Fantasy Baseball Expert Interview – Matthew Leach
back to the newest installment in our series of interviews aimed at giving
readers insight into the minds and backgrounds of those fantasy writers and
pundits who have reached the level of “expert.” It seems there
has been an explosion in the number of people claiming the title in the last
few years, but no one seems to know where they come from. These interviews
aim to change all that, while also giving aspiring “experts” (such as
myself) some advice on both how to break into the industry and ways to improve
your fantasy skills.
Our guest this week is Matthew Leach, the longtime Cardinals
beat writer for MLB.com and author of “Game of My Life: St. Louis Cardinals:
Memorable Stories of Cardinals Baseball,” which you can buy here.
Do you think your
role as a beat writer helps or hurts in playing fantasy?
Yes. It helps with some things — I have a pretty good read on the teams in the
NL Central and what they’re doing, as well as the teams I see a lot in Spring
Training (Orioles, Mets, Marlins). But it can be harder to keep up with the
rest of the game, because I’m so focused on the team right in front of me.
How did you get your
Professionally? I did some writing on the side when I was an editor at
NASCAR.com in the late 1990s, and also when I was editing at MLB.com in 2001. I
was on the beat the next year. But I’ve always loved to write and always hoped
I could find a way to do it professionally.
Did you always want to write about
Not so much, no. When I was a kid, of course, I wanted to play — until it
quickly became clear that I had no talent. Through high school and college, I
expected I would be an academic — a professor or something like that. This is
kind of an accidental career, but pretty much everyone who knew me when I was
younger agrees that it’s a perfect fit.
What advice would you give someone who
wants to break into baseball writing?
Just write. Write, write write. Write for your school paper. Blog. You won’t
get hired if you haven’t been writing.
How many years have
you been writing about baseball?
This is year No. 8 on the beat.
Do you enjoy baseball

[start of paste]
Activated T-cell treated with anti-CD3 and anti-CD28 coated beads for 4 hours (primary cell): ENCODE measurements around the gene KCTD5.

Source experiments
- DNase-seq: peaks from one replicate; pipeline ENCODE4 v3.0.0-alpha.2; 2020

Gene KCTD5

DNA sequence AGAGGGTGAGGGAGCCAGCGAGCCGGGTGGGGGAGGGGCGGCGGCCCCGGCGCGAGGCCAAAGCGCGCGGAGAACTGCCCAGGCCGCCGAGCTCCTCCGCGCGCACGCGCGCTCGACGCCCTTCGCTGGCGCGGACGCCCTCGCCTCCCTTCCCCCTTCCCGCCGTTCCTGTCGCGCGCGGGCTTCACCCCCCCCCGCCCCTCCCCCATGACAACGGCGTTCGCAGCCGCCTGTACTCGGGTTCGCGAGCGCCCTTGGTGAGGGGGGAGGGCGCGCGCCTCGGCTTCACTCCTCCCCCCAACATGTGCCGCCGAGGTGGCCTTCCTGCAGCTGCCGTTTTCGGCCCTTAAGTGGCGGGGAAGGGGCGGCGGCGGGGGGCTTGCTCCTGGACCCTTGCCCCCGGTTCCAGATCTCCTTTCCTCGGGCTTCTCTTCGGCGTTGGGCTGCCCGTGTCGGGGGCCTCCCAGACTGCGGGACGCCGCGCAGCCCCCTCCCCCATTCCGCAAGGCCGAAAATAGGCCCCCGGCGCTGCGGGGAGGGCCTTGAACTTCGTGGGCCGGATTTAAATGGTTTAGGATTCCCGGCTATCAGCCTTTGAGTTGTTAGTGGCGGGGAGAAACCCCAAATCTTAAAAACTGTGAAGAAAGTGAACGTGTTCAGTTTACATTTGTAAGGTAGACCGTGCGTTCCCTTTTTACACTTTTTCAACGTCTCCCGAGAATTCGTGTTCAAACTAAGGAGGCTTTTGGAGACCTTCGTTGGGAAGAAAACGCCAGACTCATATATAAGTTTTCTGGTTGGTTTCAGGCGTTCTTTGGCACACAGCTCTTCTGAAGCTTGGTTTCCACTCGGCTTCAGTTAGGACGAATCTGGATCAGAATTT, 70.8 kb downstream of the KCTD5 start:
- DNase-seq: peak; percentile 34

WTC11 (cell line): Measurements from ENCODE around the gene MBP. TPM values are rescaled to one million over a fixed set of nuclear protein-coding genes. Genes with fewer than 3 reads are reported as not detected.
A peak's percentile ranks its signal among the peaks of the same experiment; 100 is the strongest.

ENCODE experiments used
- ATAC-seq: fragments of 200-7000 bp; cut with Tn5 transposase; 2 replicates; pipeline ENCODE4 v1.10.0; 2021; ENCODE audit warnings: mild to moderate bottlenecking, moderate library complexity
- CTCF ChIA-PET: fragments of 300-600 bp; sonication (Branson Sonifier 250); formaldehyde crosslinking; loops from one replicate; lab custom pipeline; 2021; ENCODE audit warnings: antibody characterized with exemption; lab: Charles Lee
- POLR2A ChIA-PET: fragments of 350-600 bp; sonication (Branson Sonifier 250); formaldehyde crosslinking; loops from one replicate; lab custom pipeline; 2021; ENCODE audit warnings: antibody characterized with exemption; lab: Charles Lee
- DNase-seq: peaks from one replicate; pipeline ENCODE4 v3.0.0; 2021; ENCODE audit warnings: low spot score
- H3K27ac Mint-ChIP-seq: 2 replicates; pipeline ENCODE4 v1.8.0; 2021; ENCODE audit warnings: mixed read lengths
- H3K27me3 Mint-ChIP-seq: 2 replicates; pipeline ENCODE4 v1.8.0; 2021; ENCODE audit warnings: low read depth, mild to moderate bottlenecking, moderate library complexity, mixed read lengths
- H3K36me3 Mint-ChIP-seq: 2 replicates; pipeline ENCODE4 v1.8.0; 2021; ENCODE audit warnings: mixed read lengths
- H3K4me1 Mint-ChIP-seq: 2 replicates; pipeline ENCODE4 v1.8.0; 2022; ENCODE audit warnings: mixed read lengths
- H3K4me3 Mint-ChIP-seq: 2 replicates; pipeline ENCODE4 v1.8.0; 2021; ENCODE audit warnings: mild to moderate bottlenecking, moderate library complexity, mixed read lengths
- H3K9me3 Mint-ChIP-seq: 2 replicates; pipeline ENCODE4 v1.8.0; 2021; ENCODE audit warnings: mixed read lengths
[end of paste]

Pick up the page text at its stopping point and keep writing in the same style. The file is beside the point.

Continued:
more or less than when you started writing?
More. The more I know about the game, the more I love it.
None, anymore. It’s just not feasible. You can’t keep up a rooting interest and
do this job. You can’t cheer for the team you cover, or it colors your
coverage. And you can’t maintain the level of interest in another team that it
takes to be a fan. It’s much more about individuals for me at this point. I
cheer for guys I liked covering.
When I was a kid, though, it was the Braves (growing up in North Florida) very
early, and then I became a die-hard Red Sox fan when I was about 11.
I’m assuming this is of the “all-time” variety. And I have a couple.
As a kid, my guy was Dwight Evans. A little later, Edgar Martinez remains a
huge favorite of mine. I lived in Seattle when he was at his peak, and just
loved to watch him hit.
How many years have
you been playing fantasy?
Boy, probably about 15 by now. I started playing when I was in college, so
about 1995 or so.
Favorite fantasy memory/moment?
Winning my league last year. I play in a league with several friends in StL,
and after a rugged start, my team just took off. Top two starters at the
beginning of the year were Yovani Gallardo and Tim Hudson (yikes), but I had
some very successful waiver-wire pickups. Then my usual strategy of drafting
closers-in-waiting paid off in a big way with Jonathan Broxton and Jon Rauch.
Who are the closers
in waiting that you are stashing this year?
Rafael Soriano, Ryan Madson.
Who is going to be
the closer for the Cards on June 1st?
How about September 1st?
Chris Perez. Probably.
Do you consider yourself a fantasy expert?
Honestly? No. I think the really advanced notions of fantasy strategy and
reading your opponents, that kind of thing, I’m not good at.
Most of them are already shot, showing you how much of an expert I am. I was
high on Josh Kinney as a deep sleeper for saves; he was sent down today.
Do you read fantasy baseball sites or
are you burned out from being around baseball all the time? If so, what
sites do you prefer?
I read MLB.com’s fantasy coverage, and I check player updates at sites like
Rotoworld. But I don’t regularly read fantasy columns much.
Does the subject of fantasy ever come up
around the players? If so, what do they think of it?
Pretty much never, as far as baseball. Football? Definitely. Lot of baseball
players play fantasy football.
Thanks for your time. Any
prediction for our upcoming match-up?
Not feeling real good about things in the early going.